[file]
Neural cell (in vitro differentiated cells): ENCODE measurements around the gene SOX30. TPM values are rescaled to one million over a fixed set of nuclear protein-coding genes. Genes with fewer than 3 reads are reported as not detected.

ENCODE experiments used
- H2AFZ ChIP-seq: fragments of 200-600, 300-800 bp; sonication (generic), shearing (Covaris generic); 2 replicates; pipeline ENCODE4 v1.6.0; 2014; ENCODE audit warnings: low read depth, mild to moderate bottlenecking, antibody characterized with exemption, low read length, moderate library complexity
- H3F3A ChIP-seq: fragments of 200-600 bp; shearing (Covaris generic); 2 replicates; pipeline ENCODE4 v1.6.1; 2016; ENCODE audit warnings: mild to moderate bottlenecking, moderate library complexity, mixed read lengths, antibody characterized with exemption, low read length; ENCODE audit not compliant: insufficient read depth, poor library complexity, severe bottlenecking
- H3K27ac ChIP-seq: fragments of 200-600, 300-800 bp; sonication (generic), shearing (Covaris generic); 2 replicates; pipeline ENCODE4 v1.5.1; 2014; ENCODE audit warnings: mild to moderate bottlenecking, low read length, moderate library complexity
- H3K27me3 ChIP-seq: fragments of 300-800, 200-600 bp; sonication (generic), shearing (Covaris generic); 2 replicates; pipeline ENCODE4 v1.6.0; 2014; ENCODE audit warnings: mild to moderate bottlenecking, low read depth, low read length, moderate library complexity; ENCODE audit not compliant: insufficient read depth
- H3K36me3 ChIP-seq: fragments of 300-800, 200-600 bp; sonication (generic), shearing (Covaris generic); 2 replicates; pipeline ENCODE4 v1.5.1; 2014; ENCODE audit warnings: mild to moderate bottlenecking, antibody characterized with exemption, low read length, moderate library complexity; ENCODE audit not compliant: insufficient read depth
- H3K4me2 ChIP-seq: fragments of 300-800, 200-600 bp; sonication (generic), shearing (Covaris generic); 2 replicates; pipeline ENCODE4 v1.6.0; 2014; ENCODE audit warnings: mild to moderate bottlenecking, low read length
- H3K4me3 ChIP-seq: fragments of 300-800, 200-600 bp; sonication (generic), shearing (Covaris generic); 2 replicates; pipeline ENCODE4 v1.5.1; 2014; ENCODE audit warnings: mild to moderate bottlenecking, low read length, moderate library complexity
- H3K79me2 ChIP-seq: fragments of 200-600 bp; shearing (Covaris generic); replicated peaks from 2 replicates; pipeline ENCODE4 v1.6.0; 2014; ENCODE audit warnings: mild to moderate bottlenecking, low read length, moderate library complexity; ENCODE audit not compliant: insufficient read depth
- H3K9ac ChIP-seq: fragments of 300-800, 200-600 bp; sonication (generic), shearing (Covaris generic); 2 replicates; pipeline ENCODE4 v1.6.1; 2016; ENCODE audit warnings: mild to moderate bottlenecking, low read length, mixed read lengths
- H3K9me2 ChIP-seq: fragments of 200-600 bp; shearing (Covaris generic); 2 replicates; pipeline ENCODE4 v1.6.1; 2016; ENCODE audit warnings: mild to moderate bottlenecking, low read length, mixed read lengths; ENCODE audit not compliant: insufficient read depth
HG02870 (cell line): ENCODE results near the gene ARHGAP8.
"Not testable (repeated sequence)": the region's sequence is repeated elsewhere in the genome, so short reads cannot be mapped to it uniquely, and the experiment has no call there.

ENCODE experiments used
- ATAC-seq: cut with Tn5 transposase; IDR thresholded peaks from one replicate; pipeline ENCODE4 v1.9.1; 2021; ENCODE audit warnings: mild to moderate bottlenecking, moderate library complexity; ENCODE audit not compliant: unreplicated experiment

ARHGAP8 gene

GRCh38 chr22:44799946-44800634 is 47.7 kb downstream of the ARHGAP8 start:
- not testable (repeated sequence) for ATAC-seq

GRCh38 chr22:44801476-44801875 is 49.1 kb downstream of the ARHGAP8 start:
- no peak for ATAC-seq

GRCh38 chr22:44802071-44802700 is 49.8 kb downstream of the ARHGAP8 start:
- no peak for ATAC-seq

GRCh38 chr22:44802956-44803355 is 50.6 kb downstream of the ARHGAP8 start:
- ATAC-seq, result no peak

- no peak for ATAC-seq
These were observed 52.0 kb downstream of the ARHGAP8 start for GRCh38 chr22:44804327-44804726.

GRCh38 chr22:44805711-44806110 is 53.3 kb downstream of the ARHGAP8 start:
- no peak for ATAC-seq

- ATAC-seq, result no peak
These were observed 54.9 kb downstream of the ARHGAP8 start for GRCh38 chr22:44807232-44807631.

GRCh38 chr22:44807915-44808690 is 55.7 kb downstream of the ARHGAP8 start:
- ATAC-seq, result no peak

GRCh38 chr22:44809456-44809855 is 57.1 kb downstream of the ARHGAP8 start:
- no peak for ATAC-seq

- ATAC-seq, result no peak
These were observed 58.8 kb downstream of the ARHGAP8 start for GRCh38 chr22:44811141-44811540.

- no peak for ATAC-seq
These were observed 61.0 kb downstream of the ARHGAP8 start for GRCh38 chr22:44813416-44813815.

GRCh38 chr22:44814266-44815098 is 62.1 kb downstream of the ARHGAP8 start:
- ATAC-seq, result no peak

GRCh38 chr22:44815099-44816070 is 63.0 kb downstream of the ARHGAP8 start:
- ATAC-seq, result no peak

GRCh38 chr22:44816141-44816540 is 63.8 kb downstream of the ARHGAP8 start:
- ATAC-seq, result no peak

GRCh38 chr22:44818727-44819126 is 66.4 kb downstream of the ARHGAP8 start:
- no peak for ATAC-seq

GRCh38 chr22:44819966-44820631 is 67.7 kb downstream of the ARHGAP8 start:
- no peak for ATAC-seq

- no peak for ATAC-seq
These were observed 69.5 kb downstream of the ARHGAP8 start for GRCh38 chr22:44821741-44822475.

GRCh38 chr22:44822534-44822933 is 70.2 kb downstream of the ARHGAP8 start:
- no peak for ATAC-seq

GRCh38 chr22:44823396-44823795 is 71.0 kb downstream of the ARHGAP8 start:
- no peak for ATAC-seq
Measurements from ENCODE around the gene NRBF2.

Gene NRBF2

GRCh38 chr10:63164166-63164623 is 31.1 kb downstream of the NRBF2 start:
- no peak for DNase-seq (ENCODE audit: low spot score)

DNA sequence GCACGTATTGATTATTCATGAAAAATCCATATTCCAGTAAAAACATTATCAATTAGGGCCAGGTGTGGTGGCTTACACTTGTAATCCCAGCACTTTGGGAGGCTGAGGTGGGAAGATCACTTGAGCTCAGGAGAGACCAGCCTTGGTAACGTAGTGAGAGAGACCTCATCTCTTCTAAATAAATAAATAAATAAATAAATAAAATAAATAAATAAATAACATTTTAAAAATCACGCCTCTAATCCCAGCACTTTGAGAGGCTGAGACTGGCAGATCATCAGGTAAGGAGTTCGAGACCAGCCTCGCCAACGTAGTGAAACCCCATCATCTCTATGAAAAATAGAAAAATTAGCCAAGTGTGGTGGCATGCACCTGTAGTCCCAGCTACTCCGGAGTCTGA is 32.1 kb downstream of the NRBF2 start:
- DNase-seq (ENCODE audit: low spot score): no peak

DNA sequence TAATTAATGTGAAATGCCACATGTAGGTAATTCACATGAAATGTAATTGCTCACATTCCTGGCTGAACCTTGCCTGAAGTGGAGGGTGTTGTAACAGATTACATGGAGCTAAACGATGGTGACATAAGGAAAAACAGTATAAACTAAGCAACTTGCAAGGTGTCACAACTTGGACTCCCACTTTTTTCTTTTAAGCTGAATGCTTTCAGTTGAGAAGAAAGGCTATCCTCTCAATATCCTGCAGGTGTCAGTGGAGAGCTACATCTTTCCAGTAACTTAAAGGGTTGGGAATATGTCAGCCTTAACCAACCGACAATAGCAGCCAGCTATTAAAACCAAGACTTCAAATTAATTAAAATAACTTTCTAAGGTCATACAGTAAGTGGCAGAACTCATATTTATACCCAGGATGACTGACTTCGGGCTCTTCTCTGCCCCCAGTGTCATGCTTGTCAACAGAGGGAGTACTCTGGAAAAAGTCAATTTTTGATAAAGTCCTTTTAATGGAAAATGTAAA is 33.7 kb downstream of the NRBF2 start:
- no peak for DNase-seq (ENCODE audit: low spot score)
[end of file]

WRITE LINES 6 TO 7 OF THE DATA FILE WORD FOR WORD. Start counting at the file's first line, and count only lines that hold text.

- H3K27me3 ChIP-seq: fragments of 300-800, 200-600 bp; sonication (generic), shearing (Covaris generic); 2 replicates; pipeline ENCODE4 v1.6.0; 2014; ENCODE audit warnings: mild to moderate bottlenecking, low read depth, low read length, moderate library complexity; ENCODE audit not compliant: insufficient read depth
- H3K36me3 ChIP-seq: fragments of 300-800, 200-600 bp; sonication (generic), shearing (Covaris generic); 2 replicates; pipeline ENCODE4 v1.5.1; 2014; ENCODE audit warnings: mild to moderate bottlenecking, antibody characterized with exemption, low read length, moderate library complexity; ENCODE audit not compliant: insufficient read depth